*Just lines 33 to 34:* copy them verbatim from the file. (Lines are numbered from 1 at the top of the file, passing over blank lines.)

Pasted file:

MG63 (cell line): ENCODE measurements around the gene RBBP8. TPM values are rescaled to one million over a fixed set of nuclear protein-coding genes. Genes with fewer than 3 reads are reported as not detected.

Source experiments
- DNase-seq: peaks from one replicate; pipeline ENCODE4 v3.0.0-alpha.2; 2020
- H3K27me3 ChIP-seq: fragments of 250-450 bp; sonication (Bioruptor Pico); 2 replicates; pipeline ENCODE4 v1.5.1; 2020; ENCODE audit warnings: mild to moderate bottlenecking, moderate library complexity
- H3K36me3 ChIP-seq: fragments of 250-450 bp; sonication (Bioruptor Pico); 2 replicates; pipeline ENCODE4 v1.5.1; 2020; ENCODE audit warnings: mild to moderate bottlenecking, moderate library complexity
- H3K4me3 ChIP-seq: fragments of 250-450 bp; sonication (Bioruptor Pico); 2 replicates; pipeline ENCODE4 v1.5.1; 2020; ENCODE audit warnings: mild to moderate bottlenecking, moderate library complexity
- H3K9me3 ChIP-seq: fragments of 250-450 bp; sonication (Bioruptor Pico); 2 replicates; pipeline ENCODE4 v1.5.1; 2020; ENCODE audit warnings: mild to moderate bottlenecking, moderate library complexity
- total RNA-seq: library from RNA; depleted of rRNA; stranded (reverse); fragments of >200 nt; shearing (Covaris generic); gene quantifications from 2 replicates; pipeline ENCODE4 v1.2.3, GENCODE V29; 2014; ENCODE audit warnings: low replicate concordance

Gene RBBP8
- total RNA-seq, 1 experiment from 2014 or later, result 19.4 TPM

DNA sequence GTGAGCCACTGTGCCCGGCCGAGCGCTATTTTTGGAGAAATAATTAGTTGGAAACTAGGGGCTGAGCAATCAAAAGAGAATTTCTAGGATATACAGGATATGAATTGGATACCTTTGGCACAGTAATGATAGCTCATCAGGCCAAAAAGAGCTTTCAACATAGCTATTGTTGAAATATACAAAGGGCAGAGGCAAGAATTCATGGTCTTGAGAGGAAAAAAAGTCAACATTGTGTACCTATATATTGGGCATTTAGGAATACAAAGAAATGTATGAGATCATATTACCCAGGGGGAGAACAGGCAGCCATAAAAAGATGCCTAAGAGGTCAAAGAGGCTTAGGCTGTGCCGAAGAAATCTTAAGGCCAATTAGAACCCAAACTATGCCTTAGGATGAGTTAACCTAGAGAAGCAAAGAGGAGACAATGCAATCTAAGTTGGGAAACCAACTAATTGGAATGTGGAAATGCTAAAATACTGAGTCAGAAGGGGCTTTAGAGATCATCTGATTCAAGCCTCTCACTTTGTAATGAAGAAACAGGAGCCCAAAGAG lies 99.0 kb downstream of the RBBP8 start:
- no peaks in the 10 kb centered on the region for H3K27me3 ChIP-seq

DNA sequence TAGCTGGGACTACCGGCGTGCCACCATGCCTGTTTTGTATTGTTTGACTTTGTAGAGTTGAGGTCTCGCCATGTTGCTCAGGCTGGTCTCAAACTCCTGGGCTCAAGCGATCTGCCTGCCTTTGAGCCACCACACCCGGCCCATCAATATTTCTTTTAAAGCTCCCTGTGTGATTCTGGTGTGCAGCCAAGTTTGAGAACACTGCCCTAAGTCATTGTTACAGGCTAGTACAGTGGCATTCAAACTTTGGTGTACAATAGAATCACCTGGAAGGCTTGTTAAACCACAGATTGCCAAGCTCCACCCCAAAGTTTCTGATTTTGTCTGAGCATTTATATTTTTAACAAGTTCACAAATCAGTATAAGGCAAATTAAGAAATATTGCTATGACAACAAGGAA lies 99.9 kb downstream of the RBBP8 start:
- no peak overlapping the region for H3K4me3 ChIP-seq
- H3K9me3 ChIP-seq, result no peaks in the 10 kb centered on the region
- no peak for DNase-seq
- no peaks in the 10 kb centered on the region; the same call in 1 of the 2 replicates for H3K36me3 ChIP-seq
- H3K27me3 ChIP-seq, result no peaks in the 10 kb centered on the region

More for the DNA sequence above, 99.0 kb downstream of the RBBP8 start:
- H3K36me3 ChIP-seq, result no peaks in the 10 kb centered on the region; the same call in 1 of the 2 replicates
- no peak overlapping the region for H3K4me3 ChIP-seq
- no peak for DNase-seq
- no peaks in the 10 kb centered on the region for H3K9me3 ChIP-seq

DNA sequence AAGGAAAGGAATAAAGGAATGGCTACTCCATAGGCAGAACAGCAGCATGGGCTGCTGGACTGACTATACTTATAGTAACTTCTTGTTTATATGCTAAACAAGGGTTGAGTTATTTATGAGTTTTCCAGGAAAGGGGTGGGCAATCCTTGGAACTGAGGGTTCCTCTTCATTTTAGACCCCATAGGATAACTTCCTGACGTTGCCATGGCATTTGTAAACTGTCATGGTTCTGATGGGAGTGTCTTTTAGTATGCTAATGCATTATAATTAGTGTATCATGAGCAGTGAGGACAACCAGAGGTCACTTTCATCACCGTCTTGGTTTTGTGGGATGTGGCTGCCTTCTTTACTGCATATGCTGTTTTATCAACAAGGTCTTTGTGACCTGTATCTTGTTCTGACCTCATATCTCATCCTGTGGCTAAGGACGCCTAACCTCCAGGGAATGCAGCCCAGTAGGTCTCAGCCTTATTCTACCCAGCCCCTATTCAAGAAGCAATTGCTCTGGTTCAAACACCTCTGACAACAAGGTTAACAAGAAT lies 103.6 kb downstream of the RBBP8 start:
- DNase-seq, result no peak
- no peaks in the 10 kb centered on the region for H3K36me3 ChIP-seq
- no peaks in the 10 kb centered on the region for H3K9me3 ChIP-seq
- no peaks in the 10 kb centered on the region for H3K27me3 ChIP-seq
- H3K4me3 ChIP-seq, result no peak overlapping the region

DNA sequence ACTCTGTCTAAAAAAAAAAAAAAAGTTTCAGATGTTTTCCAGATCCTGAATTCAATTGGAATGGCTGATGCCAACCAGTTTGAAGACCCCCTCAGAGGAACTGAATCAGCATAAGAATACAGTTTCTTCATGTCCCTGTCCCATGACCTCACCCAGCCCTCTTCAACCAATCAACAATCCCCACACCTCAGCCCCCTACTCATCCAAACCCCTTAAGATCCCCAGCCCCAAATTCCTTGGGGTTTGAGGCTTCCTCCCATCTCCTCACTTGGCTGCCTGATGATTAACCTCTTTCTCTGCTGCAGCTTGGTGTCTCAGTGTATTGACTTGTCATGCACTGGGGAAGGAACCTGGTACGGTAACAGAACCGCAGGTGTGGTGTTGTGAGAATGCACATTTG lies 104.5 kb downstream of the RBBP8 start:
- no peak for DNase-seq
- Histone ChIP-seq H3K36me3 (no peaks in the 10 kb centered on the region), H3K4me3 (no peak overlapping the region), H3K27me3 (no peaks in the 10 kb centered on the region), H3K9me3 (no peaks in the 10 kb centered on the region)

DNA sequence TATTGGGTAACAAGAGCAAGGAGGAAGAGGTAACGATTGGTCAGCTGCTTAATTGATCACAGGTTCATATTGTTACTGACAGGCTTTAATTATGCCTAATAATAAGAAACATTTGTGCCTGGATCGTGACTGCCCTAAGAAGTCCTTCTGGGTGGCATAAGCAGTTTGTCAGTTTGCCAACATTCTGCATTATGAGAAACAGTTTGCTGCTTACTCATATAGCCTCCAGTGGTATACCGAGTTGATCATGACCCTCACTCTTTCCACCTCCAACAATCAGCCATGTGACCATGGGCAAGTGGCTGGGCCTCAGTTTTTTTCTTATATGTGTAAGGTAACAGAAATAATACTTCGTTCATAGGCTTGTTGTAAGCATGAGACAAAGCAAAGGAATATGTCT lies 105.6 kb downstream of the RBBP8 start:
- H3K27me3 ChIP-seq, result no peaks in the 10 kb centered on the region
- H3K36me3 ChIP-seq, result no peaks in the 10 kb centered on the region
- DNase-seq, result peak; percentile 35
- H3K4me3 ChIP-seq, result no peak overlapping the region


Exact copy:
DNA sequence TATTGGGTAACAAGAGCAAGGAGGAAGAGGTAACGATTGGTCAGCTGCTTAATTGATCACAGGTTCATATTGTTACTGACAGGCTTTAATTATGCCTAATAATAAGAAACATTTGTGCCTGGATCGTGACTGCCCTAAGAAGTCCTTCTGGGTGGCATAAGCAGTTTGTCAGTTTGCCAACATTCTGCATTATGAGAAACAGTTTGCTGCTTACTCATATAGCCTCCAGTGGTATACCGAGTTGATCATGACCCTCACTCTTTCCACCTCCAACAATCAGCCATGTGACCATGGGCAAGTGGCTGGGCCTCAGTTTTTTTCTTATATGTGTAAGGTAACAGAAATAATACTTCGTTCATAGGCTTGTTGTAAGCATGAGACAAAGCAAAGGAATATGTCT lies 105.6 kb downstream of the RBBP8 start:
- H3K27me3 ChIP-seq, result no peaks in the 10 kb centered on the region